• My interest is due to me myself being an ex-con and Johnny Steele being my friend and co conspirator [lol] on this site, both of us are reformed by the way.

      Johnny is a veteran of a very harsh brutal regime and is the most punished prisoner in Scottish penal history and the author of the book ‘The Bird  that never flew’, anyway thanks for the interest.

  2. This is a really interesting post. I have always been fascinated with prisons and prison culture so this is up my alley and I might be a little biased LOL. I love to read the history of prisons and your post definitely did not disappoint. I would love to be able to go on the tour you talk about! That would be very interesting and I hope I can make it over there before they stop giving them. Sounds like it was quite a brutal place back in it’s day and somewhere nobody would want to go. Thank you for writing this! 

  3. Hi JohnnyBoy,

    This is a really interesting article. I love a bit of history and a good story and this is a new one to me, as it was just before my time. You got some good photos of the lads on the prison roof too. If I’m ever in that neck of the woods, I fancy going to learn a bit more about it.

    • Thank you Tom, i will pass this on to Johnny, infact he will see it anyway, thanks again

  4. It as a while ago, but not so long that Jonnyboy Steele will recall he asked me for my shoes, at who knows what time it was, in A hall back in the day. Peter hiis pal, a wee rebel of the sort rarely seen today, a proper man, a scotsman with a cause, a fearless warrior of the working class. A man who was immensely proud to be a member of the Scottish Republican Workers Party. A man who was imprisoned for his part in raising funds for his political agenda. Not to say in fairness his agenda was all too fruitful. Communism, was still a very volatile ideology then.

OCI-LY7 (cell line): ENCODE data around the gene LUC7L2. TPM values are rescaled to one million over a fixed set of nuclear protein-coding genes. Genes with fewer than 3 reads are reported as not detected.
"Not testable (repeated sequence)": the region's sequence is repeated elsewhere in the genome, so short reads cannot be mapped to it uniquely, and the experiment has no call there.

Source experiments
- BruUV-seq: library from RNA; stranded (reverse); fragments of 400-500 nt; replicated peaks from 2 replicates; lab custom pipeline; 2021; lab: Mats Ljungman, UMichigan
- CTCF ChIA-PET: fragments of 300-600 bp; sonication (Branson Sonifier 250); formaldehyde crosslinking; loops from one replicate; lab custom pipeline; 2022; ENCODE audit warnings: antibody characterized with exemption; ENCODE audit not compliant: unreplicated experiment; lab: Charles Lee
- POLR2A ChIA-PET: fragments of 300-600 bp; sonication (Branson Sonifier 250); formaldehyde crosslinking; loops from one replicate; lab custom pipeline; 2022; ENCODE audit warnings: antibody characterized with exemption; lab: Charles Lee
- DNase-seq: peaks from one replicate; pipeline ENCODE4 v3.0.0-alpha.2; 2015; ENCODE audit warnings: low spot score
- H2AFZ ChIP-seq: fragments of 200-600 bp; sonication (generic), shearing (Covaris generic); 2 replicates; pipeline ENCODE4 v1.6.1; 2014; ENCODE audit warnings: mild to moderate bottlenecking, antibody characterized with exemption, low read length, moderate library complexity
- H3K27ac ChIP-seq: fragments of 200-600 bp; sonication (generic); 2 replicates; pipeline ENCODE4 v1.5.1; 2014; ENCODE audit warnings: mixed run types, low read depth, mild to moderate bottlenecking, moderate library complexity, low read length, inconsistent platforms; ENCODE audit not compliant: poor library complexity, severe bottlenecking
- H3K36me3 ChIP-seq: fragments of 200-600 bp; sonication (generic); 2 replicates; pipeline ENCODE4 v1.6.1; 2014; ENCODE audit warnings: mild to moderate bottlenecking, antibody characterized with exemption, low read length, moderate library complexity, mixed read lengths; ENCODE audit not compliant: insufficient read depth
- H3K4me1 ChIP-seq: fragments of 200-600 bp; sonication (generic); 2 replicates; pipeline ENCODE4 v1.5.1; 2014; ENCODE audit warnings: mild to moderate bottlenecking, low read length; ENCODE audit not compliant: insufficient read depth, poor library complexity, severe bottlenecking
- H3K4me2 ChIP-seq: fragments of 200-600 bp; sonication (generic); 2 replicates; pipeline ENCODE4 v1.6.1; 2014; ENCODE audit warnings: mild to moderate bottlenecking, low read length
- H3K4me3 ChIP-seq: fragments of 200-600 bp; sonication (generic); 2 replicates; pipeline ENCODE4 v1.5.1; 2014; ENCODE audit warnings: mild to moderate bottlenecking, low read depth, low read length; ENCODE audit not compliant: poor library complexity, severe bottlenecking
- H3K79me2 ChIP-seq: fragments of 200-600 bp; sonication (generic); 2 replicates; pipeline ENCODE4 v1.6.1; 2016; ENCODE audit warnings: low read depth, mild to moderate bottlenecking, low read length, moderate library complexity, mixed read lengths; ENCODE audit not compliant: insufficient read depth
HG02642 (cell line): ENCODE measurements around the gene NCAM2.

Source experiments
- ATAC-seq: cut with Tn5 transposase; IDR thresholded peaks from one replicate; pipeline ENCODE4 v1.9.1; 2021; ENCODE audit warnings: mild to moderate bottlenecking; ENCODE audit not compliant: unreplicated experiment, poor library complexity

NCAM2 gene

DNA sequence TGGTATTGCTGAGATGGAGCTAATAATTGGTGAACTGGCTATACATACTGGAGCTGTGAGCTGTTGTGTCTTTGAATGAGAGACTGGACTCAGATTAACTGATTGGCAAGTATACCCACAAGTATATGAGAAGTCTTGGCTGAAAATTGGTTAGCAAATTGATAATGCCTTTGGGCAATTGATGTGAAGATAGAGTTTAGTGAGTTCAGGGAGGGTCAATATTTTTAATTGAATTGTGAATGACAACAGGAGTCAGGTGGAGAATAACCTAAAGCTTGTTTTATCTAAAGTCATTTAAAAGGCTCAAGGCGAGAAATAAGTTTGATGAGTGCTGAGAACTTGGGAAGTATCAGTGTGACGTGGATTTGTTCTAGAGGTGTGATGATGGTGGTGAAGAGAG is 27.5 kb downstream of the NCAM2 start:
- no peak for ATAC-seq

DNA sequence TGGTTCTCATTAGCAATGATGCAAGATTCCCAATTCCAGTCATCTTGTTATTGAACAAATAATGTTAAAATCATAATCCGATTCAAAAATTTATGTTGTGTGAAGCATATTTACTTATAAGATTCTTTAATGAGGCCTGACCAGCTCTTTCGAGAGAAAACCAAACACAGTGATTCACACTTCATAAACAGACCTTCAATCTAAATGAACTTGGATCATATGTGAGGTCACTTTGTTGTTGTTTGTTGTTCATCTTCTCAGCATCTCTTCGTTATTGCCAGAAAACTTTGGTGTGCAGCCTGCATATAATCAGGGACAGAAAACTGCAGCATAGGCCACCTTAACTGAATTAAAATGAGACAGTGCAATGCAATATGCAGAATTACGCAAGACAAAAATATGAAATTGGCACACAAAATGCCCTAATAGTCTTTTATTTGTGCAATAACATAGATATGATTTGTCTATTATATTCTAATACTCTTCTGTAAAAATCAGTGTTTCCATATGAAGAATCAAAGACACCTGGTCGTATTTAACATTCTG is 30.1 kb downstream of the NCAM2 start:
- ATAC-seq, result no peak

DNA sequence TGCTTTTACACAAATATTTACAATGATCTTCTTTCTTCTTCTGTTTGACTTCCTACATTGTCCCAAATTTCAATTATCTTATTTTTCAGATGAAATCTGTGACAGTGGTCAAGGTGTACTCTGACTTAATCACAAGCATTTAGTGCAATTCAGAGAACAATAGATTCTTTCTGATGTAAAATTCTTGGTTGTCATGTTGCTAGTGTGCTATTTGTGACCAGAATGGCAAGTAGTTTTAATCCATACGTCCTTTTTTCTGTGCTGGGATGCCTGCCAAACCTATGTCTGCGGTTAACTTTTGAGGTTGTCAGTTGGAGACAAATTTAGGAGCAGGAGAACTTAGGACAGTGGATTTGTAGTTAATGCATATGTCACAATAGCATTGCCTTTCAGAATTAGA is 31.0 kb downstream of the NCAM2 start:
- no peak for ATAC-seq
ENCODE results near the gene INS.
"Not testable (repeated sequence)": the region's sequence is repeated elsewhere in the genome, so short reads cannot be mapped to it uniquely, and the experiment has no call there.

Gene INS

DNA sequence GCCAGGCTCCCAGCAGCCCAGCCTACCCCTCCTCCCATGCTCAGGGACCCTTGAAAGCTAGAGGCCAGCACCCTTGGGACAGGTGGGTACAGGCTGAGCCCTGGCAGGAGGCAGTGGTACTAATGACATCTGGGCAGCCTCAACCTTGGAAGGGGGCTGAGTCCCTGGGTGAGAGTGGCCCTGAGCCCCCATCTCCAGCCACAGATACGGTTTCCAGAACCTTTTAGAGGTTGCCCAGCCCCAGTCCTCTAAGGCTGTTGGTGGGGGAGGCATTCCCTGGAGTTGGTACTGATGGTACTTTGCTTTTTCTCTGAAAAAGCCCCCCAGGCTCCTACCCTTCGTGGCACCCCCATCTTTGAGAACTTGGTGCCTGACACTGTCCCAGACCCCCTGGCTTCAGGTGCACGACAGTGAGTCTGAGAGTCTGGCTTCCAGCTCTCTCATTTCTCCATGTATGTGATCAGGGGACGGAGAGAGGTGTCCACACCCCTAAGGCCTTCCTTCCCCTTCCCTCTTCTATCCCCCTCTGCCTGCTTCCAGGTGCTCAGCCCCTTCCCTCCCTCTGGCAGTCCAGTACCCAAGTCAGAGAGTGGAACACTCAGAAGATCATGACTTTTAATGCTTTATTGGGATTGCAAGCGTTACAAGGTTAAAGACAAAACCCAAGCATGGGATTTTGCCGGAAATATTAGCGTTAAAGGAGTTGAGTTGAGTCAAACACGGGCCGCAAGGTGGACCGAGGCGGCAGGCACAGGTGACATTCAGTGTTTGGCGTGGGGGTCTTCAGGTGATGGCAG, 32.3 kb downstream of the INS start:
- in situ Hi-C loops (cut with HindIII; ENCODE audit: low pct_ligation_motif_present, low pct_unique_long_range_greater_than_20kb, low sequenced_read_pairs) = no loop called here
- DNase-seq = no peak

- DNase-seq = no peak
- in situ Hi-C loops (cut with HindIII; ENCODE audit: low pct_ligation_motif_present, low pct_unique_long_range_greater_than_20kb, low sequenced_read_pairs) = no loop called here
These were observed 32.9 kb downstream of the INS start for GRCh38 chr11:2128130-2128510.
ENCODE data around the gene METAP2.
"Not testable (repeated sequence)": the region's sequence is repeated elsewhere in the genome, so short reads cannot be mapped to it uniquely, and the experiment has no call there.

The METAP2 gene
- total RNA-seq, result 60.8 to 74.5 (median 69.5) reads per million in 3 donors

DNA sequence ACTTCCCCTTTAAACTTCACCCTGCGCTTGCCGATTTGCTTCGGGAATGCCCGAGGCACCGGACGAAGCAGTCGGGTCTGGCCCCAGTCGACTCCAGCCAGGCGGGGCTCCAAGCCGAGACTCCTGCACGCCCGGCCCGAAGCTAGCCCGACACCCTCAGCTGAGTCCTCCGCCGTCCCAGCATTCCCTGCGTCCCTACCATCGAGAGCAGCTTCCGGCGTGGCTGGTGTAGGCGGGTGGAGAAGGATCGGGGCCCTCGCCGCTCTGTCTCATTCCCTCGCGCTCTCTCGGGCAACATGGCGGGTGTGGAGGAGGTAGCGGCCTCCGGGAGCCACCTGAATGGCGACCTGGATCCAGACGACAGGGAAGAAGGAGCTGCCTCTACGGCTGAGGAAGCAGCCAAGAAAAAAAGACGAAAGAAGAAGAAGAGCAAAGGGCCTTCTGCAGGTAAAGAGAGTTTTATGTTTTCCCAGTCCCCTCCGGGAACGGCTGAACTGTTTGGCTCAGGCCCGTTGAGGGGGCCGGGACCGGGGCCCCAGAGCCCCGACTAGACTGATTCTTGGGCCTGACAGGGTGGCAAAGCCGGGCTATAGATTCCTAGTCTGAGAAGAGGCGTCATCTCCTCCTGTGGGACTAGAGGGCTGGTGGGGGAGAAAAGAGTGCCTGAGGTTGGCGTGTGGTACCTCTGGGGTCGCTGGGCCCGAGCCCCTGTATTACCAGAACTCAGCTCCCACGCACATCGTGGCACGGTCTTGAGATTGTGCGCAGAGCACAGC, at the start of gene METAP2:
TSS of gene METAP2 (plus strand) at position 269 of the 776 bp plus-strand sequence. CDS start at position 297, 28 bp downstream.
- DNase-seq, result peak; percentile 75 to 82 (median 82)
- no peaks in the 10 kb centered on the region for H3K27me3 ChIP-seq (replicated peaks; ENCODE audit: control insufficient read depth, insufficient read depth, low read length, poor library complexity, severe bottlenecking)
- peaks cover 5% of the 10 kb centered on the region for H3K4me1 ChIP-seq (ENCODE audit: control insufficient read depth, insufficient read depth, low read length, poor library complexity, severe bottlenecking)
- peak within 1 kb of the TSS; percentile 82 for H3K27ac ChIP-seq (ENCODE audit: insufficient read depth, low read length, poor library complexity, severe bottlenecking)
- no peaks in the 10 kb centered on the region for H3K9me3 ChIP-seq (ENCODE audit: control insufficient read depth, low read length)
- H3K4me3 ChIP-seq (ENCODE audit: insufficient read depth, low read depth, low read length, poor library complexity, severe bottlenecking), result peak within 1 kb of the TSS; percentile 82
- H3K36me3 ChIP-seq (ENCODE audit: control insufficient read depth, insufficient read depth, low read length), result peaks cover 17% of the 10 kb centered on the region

It has failed , as we know, today, So there we have that, as a conclusion.

    Young Jonny Steele is a product of Glasgow folklore. he is a very unique young man. He has endured a lot of pain in his journey. he has also been very guilty of all his faults. He is not blameless. However jonny is a character, he is a soldier of the old school villainy which his old Dad, God Bless him, and his Mum, seen as a way of life. Jonny is the product of a criminal mentality which he never chose for himself. He is an innocent victim of that mentality. As his his brothers Jim and Joe. Truth be told they are kind decent guys with so much history behind them, it is impossible to be normal. The Steele family are what they are, a criminal diety of the Glasgow era.

    • I will get Johnny to reply to this asap, i need to clue him up, as it is not my place to, anyway thanks for the insight and comment, kindest regards, Danny

      • Thank you for your comment . And yes,I know who you are my friend. I can still remember the newspaper article you wrote for the Scotsman newspaper “Is there anybody out there?” Great article about the conditions and turmoil of the Peterhead regime. Hope you and your own band of (great guy’s) brothers are keeping well and prospering. Thank you Mr. TM

  5. You know who I am Jonny.

    I respect you for what you truly advocate as a person. I know you Jonny as you I know who I am. All your brothers and we respect each other. Time is passing Jonny, we are getting old, people will forget us soon enough. I am so proud of the way you have turned out Jonny, your very honest, very genuine, its all heartfelt and very brutally transparent. You Jonny have no agenda. You are like your old pal from all those years ago, on the landing, albeit going nowhere, other than clicking around on tommy’s shoes, for a laugh, and I get that too my son. You and him had that quality of irony, it was superb comedy at the time for me jonny. It has never left me, anymore than Toe has in his sadness of the momentum when he managed to transform himself to the special unit with bug Tommy for a spell that I wish I recorded. Jonny, I love you as a son, do good what is left of your life, you are an example the youth should pay heed to.

    • Thqanks for the comment, all need to clue Johnny up on how to reply to these, as replying to this aint my place, anyway thanks and i agree with everything you wrote, regards, Danny